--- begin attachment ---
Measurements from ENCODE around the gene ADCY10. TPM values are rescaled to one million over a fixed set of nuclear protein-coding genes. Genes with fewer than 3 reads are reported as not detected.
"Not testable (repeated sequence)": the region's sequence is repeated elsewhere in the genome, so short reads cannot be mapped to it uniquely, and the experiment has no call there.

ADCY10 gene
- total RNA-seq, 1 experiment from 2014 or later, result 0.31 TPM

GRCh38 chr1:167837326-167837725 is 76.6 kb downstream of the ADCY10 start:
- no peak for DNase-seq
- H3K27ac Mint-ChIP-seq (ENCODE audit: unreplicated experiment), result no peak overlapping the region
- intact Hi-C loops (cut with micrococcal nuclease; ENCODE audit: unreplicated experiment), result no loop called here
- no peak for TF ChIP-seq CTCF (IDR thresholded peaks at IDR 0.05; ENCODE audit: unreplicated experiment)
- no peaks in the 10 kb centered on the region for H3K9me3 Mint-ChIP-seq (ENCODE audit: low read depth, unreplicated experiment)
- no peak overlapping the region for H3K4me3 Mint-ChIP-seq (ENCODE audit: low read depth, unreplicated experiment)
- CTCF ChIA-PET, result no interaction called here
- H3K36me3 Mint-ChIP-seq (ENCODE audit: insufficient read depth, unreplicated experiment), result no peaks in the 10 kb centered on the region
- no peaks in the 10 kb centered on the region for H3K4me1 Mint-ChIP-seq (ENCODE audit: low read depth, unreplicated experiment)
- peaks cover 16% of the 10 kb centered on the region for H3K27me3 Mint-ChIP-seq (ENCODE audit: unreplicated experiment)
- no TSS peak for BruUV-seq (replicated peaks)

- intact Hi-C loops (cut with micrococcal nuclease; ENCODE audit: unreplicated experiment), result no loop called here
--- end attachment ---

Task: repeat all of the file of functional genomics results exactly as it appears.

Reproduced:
Measurements from ENCODE around the gene ADCY10. TPM values are rescaled to one million over a fixed set of nuclear protein-coding genes. Genes with fewer than 3 reads are reported as not detected.
"Not testable (repeated sequence)": the region's sequence is repeated elsewhere in the genome, so short reads cannot be mapped to it uniquely, and the experiment has no call there.

ADCY10 gene
- total RNA-seq, 1 experiment from 2014 or later, result 0.31 TPM

GRCh38 chr1:167837326-167837725 is 76.6 kb downstream of the ADCY10 start:
- no peak for DNase-seq
- H3K27ac Mint-ChIP-seq (ENCODE audit: unreplicated experiment), result no peak overlapping the region
- intact Hi-C loops (cut with micrococcal nuclease; ENCODE audit: unreplicated experiment), result no loop called here
- no peak for TF ChIP-seq CTCF (IDR thresholded peaks at IDR 0.05; ENCODE audit: unreplicated experiment)
- no peaks in the 10 kb centered on the region for H3K9me3 Mint-ChIP-seq (ENCODE audit: low read depth, unreplicated experiment)
- no peak overlapping the region for H3K4me3 Mint-ChIP-seq (ENCODE audit: low read depth, unreplicated experiment)
- CTCF ChIA-PET, result no interaction called here
- H3K36me3 Mint-ChIP-seq (ENCODE audit: insufficient read depth, unreplicated experiment), result no peaks in the 10 kb centered on the region
- no peaks in the 10 kb centered on the region for H3K4me1 Mint-ChIP-seq (ENCODE audit: low read depth, unreplicated experiment)
- peaks cover 16% of the 10 kb centered on the region for H3K27me3 Mint-ChIP-seq (ENCODE audit: unreplicated experiment)
- no TSS peak for BruUV-seq (replicated peaks)

- intact Hi-C loops (cut with micrococcal nuclease; ENCODE audit: unreplicated experiment), result no loop called here